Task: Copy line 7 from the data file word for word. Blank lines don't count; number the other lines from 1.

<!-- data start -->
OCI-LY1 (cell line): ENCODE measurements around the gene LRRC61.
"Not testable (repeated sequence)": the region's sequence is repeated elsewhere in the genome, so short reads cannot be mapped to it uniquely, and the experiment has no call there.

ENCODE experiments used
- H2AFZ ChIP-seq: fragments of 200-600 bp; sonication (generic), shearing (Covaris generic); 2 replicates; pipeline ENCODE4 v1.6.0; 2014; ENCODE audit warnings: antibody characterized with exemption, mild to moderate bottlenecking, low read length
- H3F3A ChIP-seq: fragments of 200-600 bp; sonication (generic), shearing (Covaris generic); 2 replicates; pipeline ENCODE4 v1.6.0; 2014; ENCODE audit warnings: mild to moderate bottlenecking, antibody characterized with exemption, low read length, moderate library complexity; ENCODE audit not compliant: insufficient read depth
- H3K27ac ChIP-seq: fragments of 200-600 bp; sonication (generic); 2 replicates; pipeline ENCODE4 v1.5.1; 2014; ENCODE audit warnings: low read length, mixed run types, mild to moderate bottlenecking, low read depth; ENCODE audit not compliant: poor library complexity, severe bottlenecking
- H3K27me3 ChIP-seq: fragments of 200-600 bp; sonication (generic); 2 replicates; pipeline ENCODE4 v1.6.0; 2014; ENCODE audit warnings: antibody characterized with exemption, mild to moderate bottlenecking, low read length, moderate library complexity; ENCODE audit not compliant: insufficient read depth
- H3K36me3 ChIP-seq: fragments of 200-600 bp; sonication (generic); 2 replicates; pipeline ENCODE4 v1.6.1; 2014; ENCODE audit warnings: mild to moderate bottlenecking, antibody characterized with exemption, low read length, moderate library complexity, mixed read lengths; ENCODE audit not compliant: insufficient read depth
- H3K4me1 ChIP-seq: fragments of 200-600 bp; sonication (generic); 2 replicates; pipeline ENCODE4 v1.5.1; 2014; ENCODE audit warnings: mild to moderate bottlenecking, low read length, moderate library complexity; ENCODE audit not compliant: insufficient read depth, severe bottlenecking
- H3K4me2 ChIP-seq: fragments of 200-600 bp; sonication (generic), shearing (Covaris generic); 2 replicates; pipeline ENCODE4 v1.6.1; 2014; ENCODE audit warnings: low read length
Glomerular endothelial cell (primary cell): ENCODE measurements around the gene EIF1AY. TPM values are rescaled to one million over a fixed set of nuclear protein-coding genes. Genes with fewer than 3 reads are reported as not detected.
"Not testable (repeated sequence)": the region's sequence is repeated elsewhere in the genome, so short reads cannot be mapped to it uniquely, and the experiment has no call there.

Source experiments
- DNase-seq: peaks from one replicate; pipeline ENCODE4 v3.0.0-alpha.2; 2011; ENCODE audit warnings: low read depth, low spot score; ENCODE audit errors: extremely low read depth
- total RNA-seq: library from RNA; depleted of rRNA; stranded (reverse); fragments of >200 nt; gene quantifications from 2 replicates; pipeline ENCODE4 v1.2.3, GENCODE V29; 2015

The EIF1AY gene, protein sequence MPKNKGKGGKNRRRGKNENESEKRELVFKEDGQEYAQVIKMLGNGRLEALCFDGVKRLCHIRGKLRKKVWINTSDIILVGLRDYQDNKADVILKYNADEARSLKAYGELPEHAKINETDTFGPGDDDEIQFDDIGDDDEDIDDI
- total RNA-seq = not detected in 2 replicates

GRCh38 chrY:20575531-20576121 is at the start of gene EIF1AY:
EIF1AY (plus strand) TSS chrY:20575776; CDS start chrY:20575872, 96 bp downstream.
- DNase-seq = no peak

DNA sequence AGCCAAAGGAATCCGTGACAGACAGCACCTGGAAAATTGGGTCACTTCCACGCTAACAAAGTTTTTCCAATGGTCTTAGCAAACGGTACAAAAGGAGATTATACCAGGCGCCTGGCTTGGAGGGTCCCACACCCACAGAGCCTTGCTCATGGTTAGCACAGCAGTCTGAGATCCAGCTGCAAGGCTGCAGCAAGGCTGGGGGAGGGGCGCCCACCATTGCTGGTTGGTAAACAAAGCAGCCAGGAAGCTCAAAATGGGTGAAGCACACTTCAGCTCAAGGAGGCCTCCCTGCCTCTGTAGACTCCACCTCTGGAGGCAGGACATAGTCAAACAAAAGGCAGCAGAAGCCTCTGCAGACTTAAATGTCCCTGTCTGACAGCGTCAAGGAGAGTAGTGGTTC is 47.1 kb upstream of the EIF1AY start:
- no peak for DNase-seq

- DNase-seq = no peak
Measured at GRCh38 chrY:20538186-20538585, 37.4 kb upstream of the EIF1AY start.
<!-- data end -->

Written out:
- H3K27me3 ChIP-seq: fragments of 200-600 bp; sonication (generic); 2 replicates; pipeline ENCODE4 v1.6.0; 2014; ENCODE audit warnings: antibody characterized with exemption, mild to moderate bottlenecking, low read length, moderate library complexity; ENCODE audit not compliant: insufficient read depth